Healthy Pantry Essentials

Stock your pantry and refrigerator with some basic staples and you’re on your way to creating healthful, tasty and economical meals.

Notas Facebook Oct 24 2017

Pantry Essentials:

Whole grains rich in fiber, protein and minerals.

  • Sprouted whole-wheat grains: sandwich bread, English muffins, mini-bagels or tortillas. You can also store them in the freezer.

How to cook dry whole grains (stove top, you can freeze after cooking):

  • Amaranth: Combine amaranth grain and water in a nonstick saucepan with a tight-fitting lid. Bring mixture to a boil; cover pan and lower heat to a simmer. Cook until grains absorb the water and bind together (about 25 minutes).

 

  • Barley: Use about 3 C broth or water to 1 C of dry barley (pearled or hull-less). Bring the barley-water mixture a boil. Turn down the heat to a simmer, cover the pot, and cook until tender (about 60 minutes).

 

  • Brown rice: Combine 1 cup dry rice, 2¼ C liquid, ½ tsp salt (optional), and 2 tsp avocado oil (optional) in 2- to 3-quart saucepan. Bring to boiling, then reduce heat to a simmer. Cover the saucepan and cook for about 45 minutes (rice should be tender and water is absorbed).

 

  • Buckwheat groats: Combine 1 C groats with 2 C of water in a large saucepan. Cook 10-12 minutes over medium heat, then let stand for 5 minutes.

 

  • Bulgur, Millet or Quinoa: Use 2 C of water or broth for every 1 C of dry bulgur. Bring to boil in a medium saucepan, then lower heat to simmer. Cover saucepan; cook about 15 minutes. Let stand 10 minutes before serving.

 

  • Instant Oatmeal: in a medium microwave-safe bowl combine 1 C water, ½ C of oats plus. Microwave for 1½ to 2 minutes. Stir before serving.

 

Canned beans are rich in fiber; good source of protein. Black beans, garbanzo beans, kidney beans, lentils, lima beans, pinto beans, refried beans (fat free), white beans.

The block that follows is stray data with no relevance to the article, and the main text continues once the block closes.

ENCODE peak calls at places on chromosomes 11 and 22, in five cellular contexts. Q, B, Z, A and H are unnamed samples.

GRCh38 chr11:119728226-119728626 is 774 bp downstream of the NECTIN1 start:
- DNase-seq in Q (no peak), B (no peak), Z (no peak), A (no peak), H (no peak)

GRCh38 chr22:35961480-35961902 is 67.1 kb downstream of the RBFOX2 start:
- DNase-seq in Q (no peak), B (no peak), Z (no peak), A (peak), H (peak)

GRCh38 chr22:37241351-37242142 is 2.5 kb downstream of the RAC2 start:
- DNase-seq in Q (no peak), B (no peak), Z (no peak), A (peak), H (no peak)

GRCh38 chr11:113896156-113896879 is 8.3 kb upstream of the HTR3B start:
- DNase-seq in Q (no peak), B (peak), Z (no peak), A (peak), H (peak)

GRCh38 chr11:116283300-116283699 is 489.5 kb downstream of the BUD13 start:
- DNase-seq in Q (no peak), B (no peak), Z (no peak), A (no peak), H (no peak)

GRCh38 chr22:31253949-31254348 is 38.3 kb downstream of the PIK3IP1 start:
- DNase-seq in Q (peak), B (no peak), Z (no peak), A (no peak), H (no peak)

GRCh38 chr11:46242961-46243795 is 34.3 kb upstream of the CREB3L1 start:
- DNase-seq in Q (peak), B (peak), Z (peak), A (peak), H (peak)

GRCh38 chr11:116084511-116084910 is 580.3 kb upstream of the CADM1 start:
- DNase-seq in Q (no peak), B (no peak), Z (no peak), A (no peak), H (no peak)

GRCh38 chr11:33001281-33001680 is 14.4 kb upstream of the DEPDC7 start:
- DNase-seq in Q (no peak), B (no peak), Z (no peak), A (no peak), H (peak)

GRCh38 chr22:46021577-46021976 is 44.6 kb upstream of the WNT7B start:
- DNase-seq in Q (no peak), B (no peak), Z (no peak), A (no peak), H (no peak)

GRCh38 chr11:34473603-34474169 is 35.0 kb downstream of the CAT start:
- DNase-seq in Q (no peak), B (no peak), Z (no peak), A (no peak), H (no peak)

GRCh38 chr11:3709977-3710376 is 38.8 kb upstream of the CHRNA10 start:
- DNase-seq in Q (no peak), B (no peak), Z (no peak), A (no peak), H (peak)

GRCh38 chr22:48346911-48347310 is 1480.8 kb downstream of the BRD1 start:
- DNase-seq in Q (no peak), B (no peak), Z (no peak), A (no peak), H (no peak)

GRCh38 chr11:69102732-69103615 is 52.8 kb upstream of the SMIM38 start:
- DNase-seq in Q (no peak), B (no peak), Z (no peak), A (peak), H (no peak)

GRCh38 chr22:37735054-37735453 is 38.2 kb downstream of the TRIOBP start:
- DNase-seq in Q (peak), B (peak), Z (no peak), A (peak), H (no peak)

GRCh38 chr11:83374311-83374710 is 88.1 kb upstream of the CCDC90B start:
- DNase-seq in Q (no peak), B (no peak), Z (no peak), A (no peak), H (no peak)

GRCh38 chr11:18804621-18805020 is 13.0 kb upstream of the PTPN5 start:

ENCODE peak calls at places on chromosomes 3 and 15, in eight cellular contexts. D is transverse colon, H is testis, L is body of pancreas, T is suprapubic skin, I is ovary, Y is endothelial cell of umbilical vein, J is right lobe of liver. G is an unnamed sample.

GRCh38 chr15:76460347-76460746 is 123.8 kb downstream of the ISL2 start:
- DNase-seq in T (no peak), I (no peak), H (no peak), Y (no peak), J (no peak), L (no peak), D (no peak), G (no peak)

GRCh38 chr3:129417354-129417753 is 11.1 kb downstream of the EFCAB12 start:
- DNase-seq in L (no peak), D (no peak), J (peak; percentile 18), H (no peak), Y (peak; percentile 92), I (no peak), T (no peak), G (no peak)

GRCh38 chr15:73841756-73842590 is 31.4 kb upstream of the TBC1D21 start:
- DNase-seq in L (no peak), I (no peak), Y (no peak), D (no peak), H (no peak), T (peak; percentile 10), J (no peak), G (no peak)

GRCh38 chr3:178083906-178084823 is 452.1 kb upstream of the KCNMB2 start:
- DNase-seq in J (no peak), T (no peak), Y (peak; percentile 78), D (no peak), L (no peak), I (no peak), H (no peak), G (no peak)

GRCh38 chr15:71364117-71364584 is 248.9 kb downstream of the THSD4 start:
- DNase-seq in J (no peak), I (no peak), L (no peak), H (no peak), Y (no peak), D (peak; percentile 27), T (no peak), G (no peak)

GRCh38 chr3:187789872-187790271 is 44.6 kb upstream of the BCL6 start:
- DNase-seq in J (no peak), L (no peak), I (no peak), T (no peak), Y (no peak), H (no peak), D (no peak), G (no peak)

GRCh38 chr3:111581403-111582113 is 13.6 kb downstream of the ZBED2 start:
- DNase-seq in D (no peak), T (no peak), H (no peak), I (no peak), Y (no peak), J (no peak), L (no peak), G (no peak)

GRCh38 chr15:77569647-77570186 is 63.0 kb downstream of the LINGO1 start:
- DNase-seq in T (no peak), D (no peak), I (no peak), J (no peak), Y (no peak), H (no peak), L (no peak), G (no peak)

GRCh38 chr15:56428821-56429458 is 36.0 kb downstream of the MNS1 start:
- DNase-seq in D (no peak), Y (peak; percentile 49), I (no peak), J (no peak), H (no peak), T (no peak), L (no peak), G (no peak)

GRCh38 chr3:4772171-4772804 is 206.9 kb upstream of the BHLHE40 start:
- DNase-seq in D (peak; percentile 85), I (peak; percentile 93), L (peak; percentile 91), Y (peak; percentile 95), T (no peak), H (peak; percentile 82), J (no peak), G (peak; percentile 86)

Canned tomato products rich in lycopene and beta-carotene. Low-sodium tomato sauce and diced tomatoes.

Pastas “with a plus” contain fiber, less refined carbs and more protein. Red lentil, edamame, quinoa or brown rice pasta.

Healthful cooking fats contain monounsaturated fatty acids. Olive oil, avocado oil and oil spray. 

Canned fish are good sources of omega-3 fatty acids.  Mackerel, salmon, sardines, tuna (rinse and drain to reduce sodium content).

Nuts & seeds spreads are good sources of fiber, healthy fats and protein. Try natural peanut, almond, cashew, sunflower seeds or hazelnut butter. Seeds and nuts (including chia, flax & hemp) should be stored in the freezer.

 

Condiments and Seasonings

  • Reduced sodium soy sauce (MSG-free), reduced sodium teriyaki sauce, Mrs. Dash seasonings, balsamic vinegar, rice vinegar, fresh limes & lemon, mustard, red pepper flakes.

 

Fridge and Freezer Essentials

Soy and Meat alternatives: Extra firm tofu, veggie burgers (MorningStar Grillers, Foodies Gourmet Griller, Boca)

Poultry: Thin sliced chicken breast, chicken tenders, canned chunk chicken (rinse and drain), ground turkey breast.

Eggs: Hard boiled eggs, whole eggs, egg whites.

Cheese: Part-skim or low-fat cheese or dairy-alternatives such as almond or cashew-based cheese.

Fish: You can safely eat up to 12 oz.  weekly (salmon, anchovies, herring, sardines, trout, Atlantic or Pacific mackerel, shrimp, catfish). LIMIT to no more than 6 oz. tuna, shark, swordfish, king mackerel or tilefish per week due to mercury poisoning.

Lean Meat: Limit red meat and cold cuts to 18 ounces a week. Red meat, choose “round” and “loin”, such as tenderloin, sirloin, eye of the round, and top round. Purchase “select” (lowest fat) as first choice, “choice” as second choice, “prime” as third choice.

Frozen Veggies: Select your favorite cooked & frozen veggies, plain and without added sauce or condiments. Such as: grilled artichokes, bell peppers, Brussel sprouts, broccoli, cauliflower, riced cauliflower, sweet potatoes, green beans, zucchini, edamame, etc.

 Frozen Fruit: Great add-ons for breakfast and snack items and you don’t have to worry about them going bad.

5 MINUTE MEALS

  • Frozen veggies sautéed with chicken strips.
  • Scrambled eggs with frozen veggies, cook for 3-5 minutes in the microwave.
  • Sautéed pre-cooked cauliflower rice mixed with your favorite lean protein, flavored with soy sauce.
  • Tuna salad with sprouted wheat-bread.
  • Sprouted wheat veggie quesadillas, filled with cheese, roasted red bell peppers and diced tomatoes.
  • Quinoa pasta with tomato sauce, mixed veggies and lean protein.
  • Cooked quinoa mixed with chickpeas, fat-free feta cheese and roasted bell peppers.
  • Cooked bulgur with spinach and chicken strips.
  • Oatmeal with dried fruit, hemp seeds and nuts.
  • Smoothie with frozen fruit, hemp seeds, nut butter and mixed with liquid of your preference (click here for more smoothie ideas).
  • Veggie burger over and English muffin and mixed veggies.

 

 

Leave a Reply